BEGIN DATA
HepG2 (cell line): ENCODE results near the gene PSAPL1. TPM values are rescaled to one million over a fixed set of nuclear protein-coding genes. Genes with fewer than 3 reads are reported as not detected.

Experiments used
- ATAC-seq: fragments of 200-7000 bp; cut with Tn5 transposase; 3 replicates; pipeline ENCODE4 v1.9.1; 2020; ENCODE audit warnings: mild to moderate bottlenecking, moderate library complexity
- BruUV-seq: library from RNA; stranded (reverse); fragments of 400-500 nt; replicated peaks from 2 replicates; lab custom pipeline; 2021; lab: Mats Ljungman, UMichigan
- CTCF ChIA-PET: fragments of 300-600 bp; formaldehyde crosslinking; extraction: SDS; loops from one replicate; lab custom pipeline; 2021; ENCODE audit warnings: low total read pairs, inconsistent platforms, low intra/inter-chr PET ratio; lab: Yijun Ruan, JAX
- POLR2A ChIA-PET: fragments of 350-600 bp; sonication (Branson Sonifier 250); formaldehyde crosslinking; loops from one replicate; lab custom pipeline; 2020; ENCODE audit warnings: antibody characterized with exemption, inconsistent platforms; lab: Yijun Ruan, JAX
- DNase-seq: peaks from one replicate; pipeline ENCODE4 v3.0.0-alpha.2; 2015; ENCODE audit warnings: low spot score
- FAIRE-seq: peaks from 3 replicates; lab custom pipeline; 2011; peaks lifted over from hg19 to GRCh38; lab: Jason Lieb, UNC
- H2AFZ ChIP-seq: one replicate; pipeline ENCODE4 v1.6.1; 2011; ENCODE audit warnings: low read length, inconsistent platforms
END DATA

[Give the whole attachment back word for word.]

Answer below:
HepG2 (cell line): ENCODE results near the gene PSAPL1. TPM values are rescaled to one million over a fixed set of nuclear protein-coding genes. Genes with fewer than 3 reads are reported as not detected.

Experiments used
- ATAC-seq: fragments of 200-7000 bp; cut with Tn5 transposase; 3 replicates; pipeline ENCODE4 v1.9.1; 2020; ENCODE audit warnings: mild to moderate bottlenecking, moderate library complexity
- BruUV-seq: library from RNA; stranded (reverse); fragments of 400-500 nt; replicated peaks from 2 replicates; lab custom pipeline; 2021; lab: Mats Ljungman, UMichigan
- CTCF ChIA-PET: fragments of 300-600 bp; formaldehyde crosslinking; extraction: SDS; loops from one replicate; lab custom pipeline; 2021; ENCODE audit warnings: low total read pairs, inconsistent platforms, low intra/inter-chr PET ratio; lab: Yijun Ruan, JAX
- POLR2A ChIA-PET: fragments of 350-600 bp; sonication (Branson Sonifier 250); formaldehyde crosslinking; loops from one replicate; lab custom pipeline; 2020; ENCODE audit warnings: antibody characterized with exemption, inconsistent platforms; lab: Yijun Ruan, JAX
- DNase-seq: peaks from one replicate; pipeline ENCODE4 v3.0.0-alpha.2; 2015; ENCODE audit warnings: low spot score
- FAIRE-seq: peaks from 3 replicates; lab custom pipeline; 2011; peaks lifted over from hg19 to GRCh38; lab: Jason Lieb, UNC
- H2AFZ ChIP-seq: one replicate; pipeline ENCODE4 v1.6.1; 2011; ENCODE audit warnings: low read length, inconsistent platforms